Completed in 1876, the James Millikin Homestead is one of the oldest houses in Macon County, Illinois. The Millikin Homestead is a window into the life of one of the wealthiest families in early Decatur, Illinois. Placed on the National Register of Historic Places in 1974, the Millikin Homestead is a direct connection in the thriving success of Decatur, Illinois.The impact of James and Ana Millikin on Decatur can still be seen today. This Victorian mansion is a symbol of their lasting impact on the advancement of art and music.
James Millikin, born in
Ten Mile, Pennsylvania, was drawn to the prosperity of traveling west in his
early days. Millikin continuously accompanied cattle herds into Illinois.
Eventually settling in Decatur, Illinois, Millikin became involved in the
economic boom of Decatur, eventually founding the J. Millikin & Co. Bank.3 The Millikin National Bank achieved much success, even competing locally with
larger banks from Chicago. James Millikin married local woman Anna Bernice Aston
in 1857. Short after, construction began on their new house- which would later
become the James Millikin Homestead.
Construction on the
Millikin Homestead began in 1876 and concluded a year later. The architecture of the Homestead is nearly
identical to the time period. The classical architectural style draws upon many
influences, such as Italian, Victorian, and early Americana. While viewing the Millikin
Homestead, the guest is transported back into the late 1800s. The architectural
beauty is found throughout the homestead. From the original hardwood floors
that differ in width from floor to floor, or the early American craftsmanship
found in the Italian marble fireplaces1.
As you tour the Millikin
Homestead, each room offers multiple opportunities to view early Americana.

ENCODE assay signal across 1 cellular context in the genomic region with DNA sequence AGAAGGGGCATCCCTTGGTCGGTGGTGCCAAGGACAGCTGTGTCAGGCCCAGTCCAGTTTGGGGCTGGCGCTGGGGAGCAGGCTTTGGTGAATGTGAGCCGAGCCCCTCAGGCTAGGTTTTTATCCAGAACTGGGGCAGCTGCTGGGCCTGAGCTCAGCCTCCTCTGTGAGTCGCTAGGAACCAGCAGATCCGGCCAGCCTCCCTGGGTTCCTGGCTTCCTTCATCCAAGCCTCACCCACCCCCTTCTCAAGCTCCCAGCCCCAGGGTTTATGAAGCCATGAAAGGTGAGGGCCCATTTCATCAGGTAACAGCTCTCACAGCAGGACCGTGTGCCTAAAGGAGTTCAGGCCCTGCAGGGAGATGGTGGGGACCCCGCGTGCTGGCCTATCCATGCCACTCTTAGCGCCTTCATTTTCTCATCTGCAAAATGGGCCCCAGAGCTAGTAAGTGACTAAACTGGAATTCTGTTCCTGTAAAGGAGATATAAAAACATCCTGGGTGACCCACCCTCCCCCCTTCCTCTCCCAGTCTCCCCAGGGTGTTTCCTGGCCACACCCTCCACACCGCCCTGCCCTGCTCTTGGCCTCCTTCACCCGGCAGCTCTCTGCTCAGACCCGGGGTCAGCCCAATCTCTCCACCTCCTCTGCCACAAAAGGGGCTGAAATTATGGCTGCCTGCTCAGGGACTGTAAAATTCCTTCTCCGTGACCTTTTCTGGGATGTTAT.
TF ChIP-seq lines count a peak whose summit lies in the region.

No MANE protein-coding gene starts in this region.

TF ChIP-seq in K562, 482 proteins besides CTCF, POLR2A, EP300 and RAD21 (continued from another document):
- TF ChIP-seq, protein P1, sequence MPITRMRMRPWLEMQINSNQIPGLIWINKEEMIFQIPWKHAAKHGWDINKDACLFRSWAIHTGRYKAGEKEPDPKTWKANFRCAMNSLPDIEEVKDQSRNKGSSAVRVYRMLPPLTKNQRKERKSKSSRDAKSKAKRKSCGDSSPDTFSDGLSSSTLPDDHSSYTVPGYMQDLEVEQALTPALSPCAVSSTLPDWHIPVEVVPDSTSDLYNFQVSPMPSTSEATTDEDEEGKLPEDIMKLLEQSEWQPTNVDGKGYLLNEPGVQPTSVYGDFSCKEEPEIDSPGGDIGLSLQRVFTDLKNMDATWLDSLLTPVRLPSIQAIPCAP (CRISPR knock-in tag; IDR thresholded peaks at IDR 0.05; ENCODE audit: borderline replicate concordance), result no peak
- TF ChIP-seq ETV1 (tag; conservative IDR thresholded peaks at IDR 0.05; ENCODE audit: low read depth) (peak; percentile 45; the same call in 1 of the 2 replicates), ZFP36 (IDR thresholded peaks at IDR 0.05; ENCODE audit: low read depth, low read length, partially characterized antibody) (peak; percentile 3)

Each room has their own distinctive artistic touches and will offer numerous
viewpoints2. Many details have been remodeled and restored to the original time
period and historical aspect of the Homestead. On your journey inside the
Millikin Homestead, pay close attention to the staircases. Anna Millikin had
the house remodeled in 1883, no less under ten years after initial completion,
to create a new staircase. While taking in all of the early American
woodworking detail on the second floor, make sure to look down at the original
pine floors. Mrs. Millikin did not care for the wide width of the boards and
had the installers draw lines in the boards, giving the visual impression of
thinner hardwood planks5.
After the deaths of Mr. and Mrs. Millikin, the
Millikin Homestead stood vacant for many years. During the influenza epidemic
of 1918, the Millikin Homestead was used as an overflow hospital for flue
patients in Decatur1. Following the term as a makeshift hospital, the Millikin
Homestead became a museum for the advancement of art. The Homestead and grounds
are a direct connection to the economic development of Decatur, Illinois. The
Millikin Homestead was placed on the National Register of Historic Places in
1974, being accurate to the time period it was built. Guests can see the
conflicting design styles as their tour this historic place, ranging from
Victorian, Italian, and Eastern America.
James Millikin achieved
great success in the banking community, but wanted to leave a lasting legacy on
his new hometown. Millikin began construction on a local college that would
offer a variety of degrees, specializing in art and music4. Millikin University,
located a few blocks away from the Millikin Homestead, is the legacy that the
Millikin family left behind on Decatur, Illinois. The Millikin Homestead is a window into the
creation of an early Illinois town. Visiting this Homestead allows the guest to
see one of the grandest late 1800s mansion.